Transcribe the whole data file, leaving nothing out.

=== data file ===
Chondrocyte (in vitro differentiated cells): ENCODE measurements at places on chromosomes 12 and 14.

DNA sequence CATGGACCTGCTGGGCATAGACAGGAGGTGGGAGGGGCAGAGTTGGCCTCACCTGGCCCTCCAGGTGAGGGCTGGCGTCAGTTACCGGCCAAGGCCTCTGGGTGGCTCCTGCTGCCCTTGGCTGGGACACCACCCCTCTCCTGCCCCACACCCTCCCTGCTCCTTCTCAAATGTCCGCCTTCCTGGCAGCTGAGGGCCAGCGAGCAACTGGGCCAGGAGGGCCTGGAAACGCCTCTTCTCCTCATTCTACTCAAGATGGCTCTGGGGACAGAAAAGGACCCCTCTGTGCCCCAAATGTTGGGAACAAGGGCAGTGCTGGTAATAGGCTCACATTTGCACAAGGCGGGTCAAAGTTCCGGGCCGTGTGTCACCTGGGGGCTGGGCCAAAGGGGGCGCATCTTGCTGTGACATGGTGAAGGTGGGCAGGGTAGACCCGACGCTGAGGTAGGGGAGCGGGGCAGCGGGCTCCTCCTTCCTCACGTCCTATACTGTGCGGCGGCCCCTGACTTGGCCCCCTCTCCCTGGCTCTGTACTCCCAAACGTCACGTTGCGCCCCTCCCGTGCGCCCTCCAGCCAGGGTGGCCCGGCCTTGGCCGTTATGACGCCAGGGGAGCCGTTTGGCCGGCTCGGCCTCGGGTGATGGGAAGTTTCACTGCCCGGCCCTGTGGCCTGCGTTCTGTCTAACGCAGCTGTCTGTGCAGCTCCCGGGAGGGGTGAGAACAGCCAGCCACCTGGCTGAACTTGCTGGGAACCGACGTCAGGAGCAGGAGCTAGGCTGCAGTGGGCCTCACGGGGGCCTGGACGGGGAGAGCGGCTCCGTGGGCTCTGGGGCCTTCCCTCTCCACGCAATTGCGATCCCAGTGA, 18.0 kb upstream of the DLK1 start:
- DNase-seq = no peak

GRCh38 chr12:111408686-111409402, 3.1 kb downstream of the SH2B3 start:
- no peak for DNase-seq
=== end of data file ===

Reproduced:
Chondrocyte (in vitro differentiated cells): ENCODE measurements at places on chromosomes 12 and 14.

DNA sequence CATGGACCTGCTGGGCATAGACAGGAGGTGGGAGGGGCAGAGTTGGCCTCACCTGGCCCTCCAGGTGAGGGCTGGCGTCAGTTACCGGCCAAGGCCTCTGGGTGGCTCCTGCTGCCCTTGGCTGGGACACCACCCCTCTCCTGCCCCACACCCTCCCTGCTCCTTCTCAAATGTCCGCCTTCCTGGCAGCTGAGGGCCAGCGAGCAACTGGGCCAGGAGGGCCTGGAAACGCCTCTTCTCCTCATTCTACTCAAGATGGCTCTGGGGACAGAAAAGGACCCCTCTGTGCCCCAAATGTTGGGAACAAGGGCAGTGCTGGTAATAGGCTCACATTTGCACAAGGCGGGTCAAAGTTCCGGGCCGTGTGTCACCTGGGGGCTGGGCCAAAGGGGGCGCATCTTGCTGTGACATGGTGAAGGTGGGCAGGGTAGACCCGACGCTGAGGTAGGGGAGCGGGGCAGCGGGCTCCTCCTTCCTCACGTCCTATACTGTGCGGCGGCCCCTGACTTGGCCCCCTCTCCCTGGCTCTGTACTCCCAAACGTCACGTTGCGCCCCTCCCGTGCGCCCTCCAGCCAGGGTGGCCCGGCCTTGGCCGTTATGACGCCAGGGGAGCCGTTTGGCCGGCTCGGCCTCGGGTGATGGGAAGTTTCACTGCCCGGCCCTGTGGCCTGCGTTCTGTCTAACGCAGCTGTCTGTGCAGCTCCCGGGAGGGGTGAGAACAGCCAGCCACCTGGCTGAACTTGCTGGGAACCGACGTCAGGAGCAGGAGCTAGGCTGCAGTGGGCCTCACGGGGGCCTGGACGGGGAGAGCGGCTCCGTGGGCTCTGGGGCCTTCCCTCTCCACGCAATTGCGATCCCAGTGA, 18.0 kb upstream of the DLK1 start:
- DNase-seq = no peak

GRCh38 chr12:111408686-111409402, 3.1 kb downstream of the SH2B3 start:
- no peak for DNase-seq